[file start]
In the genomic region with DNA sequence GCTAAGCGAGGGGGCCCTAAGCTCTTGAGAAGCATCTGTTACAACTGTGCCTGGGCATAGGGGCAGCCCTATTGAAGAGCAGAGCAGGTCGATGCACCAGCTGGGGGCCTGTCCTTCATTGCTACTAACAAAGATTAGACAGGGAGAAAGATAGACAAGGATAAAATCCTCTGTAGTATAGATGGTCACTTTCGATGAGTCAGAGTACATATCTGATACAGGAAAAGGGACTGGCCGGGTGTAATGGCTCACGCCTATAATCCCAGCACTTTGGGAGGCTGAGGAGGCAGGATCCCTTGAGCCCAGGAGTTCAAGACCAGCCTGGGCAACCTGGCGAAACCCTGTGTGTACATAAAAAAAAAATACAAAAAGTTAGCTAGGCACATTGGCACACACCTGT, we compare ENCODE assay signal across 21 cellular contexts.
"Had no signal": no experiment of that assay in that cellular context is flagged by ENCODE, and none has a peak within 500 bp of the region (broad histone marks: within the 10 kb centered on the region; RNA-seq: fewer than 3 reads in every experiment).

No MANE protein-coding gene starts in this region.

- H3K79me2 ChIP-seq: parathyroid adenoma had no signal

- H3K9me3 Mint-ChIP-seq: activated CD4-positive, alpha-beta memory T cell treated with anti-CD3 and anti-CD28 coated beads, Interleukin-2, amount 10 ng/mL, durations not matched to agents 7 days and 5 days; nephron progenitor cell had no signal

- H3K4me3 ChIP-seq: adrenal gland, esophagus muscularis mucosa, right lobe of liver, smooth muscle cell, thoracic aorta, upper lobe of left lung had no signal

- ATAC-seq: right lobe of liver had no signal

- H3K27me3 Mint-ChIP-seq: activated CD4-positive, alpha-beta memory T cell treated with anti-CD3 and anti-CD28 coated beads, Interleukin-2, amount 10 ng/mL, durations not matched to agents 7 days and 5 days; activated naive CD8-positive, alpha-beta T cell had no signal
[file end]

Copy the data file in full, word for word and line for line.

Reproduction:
In the genomic region with DNA sequence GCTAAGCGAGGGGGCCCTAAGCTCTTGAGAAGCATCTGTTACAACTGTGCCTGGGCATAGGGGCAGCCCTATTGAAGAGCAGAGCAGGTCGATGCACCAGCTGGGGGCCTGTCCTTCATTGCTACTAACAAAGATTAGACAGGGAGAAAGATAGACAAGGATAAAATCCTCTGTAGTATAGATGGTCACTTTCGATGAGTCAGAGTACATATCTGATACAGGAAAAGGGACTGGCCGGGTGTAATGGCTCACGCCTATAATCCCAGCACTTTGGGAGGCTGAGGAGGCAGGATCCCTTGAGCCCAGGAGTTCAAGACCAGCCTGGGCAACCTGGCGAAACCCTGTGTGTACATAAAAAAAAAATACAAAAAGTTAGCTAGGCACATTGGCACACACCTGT, we compare ENCODE assay signal across 21 cellular contexts.
"Had no signal": no experiment of that assay in that cellular context is flagged by ENCODE, and none has a peak within 500 bp of the region (broad histone marks: within the 10 kb centered on the region; RNA-seq: fewer than 3 reads in every experiment).

No MANE protein-coding gene starts in this region.

- H3K79me2 ChIP-seq: parathyroid adenoma had no signal

- H3K9me3 Mint-ChIP-seq: activated CD4-positive, alpha-beta memory T cell treated with anti-CD3 and anti-CD28 coated beads, Interleukin-2, amount 10 ng/mL, durations not matched to agents 7 days and 5 days; nephron progenitor cell had no signal

- H3K4me3 ChIP-seq: adrenal gland, esophagus muscularis mucosa, right lobe of liver, smooth muscle cell, thoracic aorta, upper lobe of left lung had no signal

- ATAC-seq: right lobe of liver had no signal

- H3K27me3 Mint-ChIP-seq: activated CD4-positive, alpha-beta memory T cell treated with anti-CD3 and anti-CD28 coated beads, Interleukin-2, amount 10 ng/mL, durations not matched to agents 7 days and 5 days; activated naive CD8-positive, alpha-beta T cell had no signal